It’s not just the storefront that requires this specialization, it is the supplier and supply chain, the distribution that does not just want but NEEDS this. If they were to attempt to move into say, food made on the spot they’d be expanding their capabilites beyond what their specialization is hot/cold coffee and tea beverages made to order and accompanying pre-made snacks/pastries. It is a very specific and focused deal they offer.
In fashion you might wonder how this applies, well there are categories and many trade schools and fashion oriented colleges such as my alma mater The Fashion Institute of Technology neatly divide up their classes in order to focus students early on in their careers and to give them the specialized skills and knowledge needed to excel in their market. The art of patterning, draping, fitting and selecting fabric to make a skirt is one that is extremely different in the tailoring (suiting/workwear) vs the eveningwear specializations, and again the materials and construction methods of making a knitwear skirt are a specialization with challenges and needs in and of itself! The reason for this breakdown is years of knowledge have been passed down and the tricks and best practices vary greatly within each of these classes. I could write enough to fill a book… so I’ll leave it at this and move on.
In addition to the categories above plus some, which you can see reflected neatly in the way department stores divide up floors and merchandising, you will find there is a pricepoint division. This pricepoint division also inherently divides up the target market, for instance the difference in price between contemporary and designer labels also happens to change the age focus of their markets because the woman who can afford designer merchandise is often times more established financially and seeking a more mature look, whereas the contemporary market can cater to a more fashion forward and youthful clientele with a lower pricepoint. Take a closer look at some of the larger stores and you will see this line is drawn pretty obviously and that it is part of the reason mother and daughter split up when walking the floor together. This all goes back to the fact that fashion companies “specialize”.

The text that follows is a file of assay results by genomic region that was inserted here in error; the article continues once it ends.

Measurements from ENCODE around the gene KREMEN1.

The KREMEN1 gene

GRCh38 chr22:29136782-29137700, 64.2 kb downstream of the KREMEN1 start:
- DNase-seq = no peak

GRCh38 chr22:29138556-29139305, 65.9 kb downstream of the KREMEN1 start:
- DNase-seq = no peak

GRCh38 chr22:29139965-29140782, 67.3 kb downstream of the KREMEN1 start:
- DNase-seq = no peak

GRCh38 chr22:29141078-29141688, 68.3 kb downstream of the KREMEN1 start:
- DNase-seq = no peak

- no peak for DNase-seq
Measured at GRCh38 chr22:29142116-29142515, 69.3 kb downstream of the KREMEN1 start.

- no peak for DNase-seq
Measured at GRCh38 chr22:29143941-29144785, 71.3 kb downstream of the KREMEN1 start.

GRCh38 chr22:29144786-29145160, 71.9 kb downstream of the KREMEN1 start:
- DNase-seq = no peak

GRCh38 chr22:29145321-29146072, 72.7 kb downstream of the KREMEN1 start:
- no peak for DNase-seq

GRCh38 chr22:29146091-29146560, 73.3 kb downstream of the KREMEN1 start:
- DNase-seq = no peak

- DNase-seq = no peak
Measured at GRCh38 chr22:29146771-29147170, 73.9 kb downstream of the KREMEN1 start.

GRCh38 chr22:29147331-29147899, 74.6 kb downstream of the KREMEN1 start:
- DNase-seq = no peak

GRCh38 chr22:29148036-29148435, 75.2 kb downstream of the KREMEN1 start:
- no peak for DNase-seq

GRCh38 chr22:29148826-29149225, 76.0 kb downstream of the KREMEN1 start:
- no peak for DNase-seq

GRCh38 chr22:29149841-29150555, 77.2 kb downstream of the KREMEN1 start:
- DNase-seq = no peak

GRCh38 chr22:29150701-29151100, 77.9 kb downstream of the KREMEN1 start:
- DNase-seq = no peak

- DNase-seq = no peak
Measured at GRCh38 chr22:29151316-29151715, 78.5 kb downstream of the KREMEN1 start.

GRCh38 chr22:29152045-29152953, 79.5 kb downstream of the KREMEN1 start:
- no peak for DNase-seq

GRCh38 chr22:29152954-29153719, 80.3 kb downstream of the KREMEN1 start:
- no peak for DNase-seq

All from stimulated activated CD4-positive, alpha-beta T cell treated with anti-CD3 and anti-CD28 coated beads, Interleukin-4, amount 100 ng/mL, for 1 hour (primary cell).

Yes there are the crossovers, yes there are the major companies who have many labels and many accessories, but you know what the secret to it all is?! Licensing! I worked for the designer licenses of two major fashion labels, and it was my job to take their RTW trends and translate them into intimates. A tall order when you think about specialization because a print that works in size, scale, and theme for ready to wear does not always translate to the smaller (physically speaking) and more traditional real estate of intimates.
Even in the intimate department there are specializations: sleepwear, daywear, and foundations. Each with a different buyer, who also you guessed it, SPECIALIZES.
So you want to be a designer? To start your own brand? Keep all of this in mind, eye the market carefully and you will see where the lines are drawn and can place yourself in an arena where you can compete and excel. It worked for spanx founder sara blakely who took a look at the “shaping” garments in the foundation department and saw and urgent need for a makeover.
The lesson here is a commonly used adage: If You Try To Be Everything To Everyone, You’ll Be Nothing To No One
So listen to that Marilyn tune again, because that girl is just as smart as she is a bombshell!
Stay tuned for more posts from me about the intimate apparel specialization… and of course for some exciting new collections from Between the Sheets in the upcoming months!